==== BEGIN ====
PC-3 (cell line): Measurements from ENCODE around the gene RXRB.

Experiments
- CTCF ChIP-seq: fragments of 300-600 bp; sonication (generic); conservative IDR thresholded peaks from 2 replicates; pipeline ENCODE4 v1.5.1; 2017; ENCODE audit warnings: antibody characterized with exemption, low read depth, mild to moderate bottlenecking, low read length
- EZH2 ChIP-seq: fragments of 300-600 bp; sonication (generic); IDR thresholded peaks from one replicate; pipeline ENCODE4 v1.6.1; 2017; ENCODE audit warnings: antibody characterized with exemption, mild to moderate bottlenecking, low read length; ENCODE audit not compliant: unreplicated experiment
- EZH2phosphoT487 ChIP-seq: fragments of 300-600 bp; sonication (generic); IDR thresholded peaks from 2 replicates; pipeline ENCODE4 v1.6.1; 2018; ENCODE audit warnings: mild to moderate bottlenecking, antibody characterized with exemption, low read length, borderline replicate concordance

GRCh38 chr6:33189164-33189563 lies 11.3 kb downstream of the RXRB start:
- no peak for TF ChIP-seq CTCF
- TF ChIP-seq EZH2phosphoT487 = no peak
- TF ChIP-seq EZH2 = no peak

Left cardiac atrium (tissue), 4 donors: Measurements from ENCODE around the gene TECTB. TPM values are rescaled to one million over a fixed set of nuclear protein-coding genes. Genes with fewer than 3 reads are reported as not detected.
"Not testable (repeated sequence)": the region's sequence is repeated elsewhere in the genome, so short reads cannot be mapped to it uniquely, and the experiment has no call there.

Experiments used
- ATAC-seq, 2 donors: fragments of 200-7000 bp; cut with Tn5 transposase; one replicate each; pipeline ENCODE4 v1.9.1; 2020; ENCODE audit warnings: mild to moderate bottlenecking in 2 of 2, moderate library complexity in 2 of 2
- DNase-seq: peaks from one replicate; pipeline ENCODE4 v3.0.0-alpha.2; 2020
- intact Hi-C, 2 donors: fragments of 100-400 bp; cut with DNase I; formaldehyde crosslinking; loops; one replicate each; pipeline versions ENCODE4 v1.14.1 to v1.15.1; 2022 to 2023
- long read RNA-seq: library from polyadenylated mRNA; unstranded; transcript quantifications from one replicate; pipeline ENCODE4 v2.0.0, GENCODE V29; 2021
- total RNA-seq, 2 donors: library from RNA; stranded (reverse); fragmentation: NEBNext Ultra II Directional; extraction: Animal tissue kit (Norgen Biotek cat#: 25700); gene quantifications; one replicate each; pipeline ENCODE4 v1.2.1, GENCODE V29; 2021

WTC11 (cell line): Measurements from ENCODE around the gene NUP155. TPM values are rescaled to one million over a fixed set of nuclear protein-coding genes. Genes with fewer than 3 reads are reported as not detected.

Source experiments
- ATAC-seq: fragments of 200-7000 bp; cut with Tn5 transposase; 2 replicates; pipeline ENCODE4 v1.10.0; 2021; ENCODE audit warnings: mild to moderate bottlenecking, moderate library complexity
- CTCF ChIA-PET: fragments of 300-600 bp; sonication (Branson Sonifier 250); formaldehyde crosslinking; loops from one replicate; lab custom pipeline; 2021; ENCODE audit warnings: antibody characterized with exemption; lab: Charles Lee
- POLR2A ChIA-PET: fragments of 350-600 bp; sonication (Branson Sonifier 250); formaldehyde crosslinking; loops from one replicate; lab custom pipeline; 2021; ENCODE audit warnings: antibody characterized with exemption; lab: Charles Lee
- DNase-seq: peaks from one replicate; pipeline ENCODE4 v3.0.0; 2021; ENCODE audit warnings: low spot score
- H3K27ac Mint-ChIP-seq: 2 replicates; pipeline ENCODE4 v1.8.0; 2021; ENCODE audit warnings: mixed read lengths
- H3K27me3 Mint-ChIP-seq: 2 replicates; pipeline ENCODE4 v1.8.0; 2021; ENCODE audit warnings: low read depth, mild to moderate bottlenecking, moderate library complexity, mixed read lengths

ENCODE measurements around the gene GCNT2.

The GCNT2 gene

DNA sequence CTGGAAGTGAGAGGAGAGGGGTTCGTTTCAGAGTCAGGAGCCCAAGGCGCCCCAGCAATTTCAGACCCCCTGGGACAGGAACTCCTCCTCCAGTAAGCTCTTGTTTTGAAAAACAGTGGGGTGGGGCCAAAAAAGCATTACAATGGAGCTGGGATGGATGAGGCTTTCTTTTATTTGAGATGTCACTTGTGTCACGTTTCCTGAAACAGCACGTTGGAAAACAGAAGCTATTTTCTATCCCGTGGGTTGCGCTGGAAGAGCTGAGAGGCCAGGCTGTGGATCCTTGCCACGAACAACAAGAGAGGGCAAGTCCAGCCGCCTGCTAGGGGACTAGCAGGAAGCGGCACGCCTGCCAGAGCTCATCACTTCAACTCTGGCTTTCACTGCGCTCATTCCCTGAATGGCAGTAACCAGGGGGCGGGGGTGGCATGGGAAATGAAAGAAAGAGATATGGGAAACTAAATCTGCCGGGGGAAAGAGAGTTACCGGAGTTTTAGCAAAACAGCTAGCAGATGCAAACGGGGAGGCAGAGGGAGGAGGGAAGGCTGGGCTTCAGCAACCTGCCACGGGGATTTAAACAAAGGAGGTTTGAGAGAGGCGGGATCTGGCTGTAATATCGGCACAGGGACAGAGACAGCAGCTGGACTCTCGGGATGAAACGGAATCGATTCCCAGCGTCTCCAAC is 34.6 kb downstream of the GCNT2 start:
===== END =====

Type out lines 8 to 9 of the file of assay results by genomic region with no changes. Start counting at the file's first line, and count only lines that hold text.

- TF ChIP-seq EZH2phosphoT487 = no peak
- TF ChIP-seq EZH2 = no peak